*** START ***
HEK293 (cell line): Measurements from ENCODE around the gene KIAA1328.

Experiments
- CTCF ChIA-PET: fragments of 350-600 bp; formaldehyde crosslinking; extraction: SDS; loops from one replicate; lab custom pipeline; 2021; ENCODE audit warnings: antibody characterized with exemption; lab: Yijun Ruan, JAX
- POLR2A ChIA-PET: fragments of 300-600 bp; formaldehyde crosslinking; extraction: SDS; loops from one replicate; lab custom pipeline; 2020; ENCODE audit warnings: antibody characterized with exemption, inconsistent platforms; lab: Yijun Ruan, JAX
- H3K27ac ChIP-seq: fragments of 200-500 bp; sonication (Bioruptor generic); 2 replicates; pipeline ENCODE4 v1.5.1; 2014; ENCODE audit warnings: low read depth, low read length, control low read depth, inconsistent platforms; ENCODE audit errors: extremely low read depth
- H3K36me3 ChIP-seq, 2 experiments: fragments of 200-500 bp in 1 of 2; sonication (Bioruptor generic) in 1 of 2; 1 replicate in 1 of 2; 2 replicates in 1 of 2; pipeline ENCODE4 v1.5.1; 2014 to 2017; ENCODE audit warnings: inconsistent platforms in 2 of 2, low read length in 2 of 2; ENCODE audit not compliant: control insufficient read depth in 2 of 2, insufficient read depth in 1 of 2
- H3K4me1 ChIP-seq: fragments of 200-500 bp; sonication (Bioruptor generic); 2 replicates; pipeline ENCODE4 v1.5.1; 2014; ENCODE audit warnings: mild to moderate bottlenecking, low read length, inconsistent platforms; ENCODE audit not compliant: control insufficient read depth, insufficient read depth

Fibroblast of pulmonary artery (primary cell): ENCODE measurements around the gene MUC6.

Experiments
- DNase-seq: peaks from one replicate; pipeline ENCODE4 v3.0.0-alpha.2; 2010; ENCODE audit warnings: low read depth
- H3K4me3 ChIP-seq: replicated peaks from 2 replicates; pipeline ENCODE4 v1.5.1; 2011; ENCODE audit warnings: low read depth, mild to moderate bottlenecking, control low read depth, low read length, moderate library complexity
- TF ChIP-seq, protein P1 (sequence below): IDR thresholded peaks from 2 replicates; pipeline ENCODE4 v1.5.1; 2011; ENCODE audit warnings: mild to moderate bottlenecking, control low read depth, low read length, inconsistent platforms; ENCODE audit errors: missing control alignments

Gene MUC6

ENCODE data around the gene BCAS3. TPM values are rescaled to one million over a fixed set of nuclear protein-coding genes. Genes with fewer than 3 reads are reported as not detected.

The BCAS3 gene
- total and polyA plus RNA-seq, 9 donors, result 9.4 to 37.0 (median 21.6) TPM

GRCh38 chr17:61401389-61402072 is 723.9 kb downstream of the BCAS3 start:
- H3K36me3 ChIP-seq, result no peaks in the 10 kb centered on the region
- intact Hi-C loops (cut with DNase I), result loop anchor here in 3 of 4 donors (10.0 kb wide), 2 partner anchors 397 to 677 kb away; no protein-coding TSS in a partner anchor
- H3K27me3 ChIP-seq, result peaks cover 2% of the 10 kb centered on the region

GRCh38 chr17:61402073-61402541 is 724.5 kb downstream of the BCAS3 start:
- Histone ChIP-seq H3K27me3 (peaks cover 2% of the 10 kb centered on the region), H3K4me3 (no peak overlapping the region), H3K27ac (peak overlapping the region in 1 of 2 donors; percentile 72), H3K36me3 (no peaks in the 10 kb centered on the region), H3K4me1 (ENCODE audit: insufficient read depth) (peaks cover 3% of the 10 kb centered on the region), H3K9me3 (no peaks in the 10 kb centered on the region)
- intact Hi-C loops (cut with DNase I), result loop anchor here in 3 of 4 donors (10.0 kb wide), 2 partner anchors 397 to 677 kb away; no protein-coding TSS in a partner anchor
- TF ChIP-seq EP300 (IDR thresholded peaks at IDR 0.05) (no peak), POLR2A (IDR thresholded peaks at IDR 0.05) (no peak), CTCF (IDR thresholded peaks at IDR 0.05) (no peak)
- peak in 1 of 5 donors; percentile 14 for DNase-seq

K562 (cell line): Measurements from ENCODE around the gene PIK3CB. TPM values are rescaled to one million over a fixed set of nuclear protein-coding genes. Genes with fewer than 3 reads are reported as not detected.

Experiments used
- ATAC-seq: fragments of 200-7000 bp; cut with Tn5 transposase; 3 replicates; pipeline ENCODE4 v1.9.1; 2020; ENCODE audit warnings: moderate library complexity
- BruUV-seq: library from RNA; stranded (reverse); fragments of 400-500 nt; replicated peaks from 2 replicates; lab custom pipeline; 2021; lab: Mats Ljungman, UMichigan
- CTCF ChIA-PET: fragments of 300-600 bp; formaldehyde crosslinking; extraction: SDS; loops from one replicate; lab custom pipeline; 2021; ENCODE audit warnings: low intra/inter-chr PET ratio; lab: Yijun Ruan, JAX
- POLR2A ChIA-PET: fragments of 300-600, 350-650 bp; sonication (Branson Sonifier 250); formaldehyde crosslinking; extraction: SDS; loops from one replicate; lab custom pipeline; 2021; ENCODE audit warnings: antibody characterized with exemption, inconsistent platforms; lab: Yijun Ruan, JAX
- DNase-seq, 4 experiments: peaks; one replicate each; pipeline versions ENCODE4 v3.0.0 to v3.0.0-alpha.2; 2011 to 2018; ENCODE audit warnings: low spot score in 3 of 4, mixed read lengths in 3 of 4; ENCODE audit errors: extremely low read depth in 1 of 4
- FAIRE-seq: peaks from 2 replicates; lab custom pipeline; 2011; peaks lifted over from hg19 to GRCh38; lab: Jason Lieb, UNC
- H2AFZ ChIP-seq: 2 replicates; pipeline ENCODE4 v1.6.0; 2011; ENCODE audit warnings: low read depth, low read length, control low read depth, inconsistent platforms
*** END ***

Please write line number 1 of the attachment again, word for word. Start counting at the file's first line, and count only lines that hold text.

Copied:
HEK293 (cell line): Measurements from ENCODE around the gene KIAA1328.